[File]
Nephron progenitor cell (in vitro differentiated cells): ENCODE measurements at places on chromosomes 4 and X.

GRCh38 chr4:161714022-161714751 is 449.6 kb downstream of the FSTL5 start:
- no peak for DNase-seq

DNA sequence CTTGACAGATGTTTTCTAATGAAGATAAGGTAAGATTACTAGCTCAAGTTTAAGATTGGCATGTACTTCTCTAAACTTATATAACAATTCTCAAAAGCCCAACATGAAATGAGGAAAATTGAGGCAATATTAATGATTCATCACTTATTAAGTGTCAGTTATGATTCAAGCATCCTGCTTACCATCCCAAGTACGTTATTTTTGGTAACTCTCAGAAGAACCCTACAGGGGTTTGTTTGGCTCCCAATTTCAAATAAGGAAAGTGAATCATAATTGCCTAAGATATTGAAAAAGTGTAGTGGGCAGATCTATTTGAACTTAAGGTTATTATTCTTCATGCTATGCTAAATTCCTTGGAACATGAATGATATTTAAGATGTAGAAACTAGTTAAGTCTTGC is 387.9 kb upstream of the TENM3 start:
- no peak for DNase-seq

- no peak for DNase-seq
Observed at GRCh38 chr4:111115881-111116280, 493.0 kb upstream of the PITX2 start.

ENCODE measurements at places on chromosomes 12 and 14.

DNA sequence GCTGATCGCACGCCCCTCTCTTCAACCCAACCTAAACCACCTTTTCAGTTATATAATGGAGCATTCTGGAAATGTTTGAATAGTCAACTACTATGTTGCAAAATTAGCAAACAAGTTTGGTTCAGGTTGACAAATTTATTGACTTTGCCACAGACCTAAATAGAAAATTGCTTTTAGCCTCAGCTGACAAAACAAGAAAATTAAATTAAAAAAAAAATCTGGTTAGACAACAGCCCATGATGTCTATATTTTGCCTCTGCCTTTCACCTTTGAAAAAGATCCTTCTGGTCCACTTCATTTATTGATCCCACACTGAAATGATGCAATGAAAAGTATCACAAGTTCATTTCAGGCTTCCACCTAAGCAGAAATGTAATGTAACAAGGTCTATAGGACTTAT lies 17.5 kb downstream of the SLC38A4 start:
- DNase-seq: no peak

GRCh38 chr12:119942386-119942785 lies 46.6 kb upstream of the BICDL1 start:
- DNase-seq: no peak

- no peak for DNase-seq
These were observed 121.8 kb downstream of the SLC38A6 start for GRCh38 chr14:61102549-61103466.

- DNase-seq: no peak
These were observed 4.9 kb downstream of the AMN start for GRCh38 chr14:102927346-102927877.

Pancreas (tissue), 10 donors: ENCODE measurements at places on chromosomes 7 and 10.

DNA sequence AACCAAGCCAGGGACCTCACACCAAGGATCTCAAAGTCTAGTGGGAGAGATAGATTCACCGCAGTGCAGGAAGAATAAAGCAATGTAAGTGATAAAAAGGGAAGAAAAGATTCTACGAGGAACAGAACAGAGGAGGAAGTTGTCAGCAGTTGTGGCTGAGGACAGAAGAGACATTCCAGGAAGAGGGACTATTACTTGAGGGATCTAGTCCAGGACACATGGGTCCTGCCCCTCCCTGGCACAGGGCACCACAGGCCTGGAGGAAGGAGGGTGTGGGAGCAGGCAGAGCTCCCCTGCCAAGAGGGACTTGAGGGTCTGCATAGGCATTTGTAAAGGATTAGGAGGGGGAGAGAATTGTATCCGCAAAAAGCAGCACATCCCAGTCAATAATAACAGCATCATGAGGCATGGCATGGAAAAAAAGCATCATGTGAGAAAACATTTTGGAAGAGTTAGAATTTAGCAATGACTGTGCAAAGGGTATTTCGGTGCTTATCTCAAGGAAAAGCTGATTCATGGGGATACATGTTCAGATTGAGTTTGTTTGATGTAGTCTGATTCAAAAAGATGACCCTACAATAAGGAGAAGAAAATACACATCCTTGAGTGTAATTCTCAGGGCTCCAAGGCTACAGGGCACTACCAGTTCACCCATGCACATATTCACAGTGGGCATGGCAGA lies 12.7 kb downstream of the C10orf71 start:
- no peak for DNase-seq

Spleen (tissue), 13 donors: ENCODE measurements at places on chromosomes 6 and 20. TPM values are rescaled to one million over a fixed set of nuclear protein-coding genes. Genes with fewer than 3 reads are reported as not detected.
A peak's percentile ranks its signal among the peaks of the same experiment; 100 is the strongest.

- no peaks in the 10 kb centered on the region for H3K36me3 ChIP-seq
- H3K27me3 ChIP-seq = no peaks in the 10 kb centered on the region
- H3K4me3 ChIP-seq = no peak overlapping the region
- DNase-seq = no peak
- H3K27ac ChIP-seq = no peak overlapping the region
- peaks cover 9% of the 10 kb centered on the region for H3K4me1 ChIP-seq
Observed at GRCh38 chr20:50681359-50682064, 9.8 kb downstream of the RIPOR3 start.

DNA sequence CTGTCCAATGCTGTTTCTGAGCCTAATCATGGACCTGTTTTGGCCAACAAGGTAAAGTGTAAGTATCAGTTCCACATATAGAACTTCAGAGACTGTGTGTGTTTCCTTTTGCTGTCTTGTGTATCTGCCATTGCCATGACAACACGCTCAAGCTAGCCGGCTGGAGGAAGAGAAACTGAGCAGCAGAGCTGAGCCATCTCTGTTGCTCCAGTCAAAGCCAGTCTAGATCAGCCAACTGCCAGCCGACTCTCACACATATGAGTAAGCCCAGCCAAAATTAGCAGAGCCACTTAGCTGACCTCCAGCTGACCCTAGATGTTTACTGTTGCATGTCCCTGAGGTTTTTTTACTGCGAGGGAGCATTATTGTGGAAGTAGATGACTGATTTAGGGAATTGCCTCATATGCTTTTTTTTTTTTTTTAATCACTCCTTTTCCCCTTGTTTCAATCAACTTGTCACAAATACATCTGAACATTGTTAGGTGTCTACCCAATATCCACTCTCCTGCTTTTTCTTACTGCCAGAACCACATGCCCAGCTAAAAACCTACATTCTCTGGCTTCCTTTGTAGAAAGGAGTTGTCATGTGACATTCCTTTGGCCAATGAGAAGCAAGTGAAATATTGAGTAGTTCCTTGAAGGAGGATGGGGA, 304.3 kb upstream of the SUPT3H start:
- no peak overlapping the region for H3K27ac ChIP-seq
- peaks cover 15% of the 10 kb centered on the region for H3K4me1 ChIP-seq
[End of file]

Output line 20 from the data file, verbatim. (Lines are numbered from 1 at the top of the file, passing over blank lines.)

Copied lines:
Spleen (tissue), 13 donors: ENCODE measurements at places on chromosomes 6 and 20. TPM values are rescaled to one million over a fixed set of nuclear protein-coding genes. Genes with fewer than 3 reads are reported as not detected.